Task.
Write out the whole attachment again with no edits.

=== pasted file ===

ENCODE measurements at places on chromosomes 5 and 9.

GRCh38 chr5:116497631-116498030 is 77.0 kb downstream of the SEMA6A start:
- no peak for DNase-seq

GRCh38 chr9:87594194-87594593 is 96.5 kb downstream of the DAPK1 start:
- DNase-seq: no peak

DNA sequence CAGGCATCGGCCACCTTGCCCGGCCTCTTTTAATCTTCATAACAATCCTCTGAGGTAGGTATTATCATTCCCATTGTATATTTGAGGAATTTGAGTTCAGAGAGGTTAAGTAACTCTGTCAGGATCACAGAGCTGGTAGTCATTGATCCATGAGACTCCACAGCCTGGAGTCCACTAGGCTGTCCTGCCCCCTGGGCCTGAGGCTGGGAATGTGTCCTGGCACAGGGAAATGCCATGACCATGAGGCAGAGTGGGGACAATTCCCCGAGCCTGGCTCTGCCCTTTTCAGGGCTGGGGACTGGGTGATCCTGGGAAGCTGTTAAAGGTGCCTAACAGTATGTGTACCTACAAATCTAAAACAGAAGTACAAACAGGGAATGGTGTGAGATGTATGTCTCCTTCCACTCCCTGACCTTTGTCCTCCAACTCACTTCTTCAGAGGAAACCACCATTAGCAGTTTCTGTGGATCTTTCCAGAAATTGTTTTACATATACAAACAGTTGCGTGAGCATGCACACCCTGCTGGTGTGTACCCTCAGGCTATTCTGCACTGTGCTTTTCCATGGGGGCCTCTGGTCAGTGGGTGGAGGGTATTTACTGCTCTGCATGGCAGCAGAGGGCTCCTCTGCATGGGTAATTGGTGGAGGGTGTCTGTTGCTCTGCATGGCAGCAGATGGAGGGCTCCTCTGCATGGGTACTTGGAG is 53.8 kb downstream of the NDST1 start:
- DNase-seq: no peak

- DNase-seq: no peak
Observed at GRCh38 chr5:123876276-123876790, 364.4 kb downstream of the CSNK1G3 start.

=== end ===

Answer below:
ENCODE measurements at places on chromosomes 5 and 9.

GRCh38 chr5:116497631-116498030 is 77.0 kb downstream of the SEMA6A start:
- no peak for DNase-seq

GRCh38 chr9:87594194-87594593 is 96.5 kb downstream of the DAPK1 start:
- DNase-seq: no peak

DNA sequence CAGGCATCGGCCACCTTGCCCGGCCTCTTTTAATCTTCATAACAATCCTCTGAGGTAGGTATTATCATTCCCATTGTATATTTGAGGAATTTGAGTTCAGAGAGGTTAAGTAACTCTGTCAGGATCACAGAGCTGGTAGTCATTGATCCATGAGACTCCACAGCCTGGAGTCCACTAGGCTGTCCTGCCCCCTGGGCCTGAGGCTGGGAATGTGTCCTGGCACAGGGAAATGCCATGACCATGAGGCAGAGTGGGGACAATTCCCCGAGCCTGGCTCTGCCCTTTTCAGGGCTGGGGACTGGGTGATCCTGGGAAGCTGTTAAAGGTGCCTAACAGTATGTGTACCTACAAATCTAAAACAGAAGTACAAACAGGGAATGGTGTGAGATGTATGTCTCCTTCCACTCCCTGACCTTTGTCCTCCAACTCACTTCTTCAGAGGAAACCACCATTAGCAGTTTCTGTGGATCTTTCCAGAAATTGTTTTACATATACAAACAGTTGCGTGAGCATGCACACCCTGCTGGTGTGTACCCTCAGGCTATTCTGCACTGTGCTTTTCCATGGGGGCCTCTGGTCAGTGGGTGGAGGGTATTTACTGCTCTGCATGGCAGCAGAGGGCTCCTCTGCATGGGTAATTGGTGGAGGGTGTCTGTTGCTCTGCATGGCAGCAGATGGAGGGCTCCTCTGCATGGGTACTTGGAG is 53.8 kb downstream of the NDST1 start:
- DNase-seq: no peak

- DNase-seq: no peak
Observed at GRCh38 chr5:123876276-123876790, 364.4 kb downstream of the CSNK1G3 start.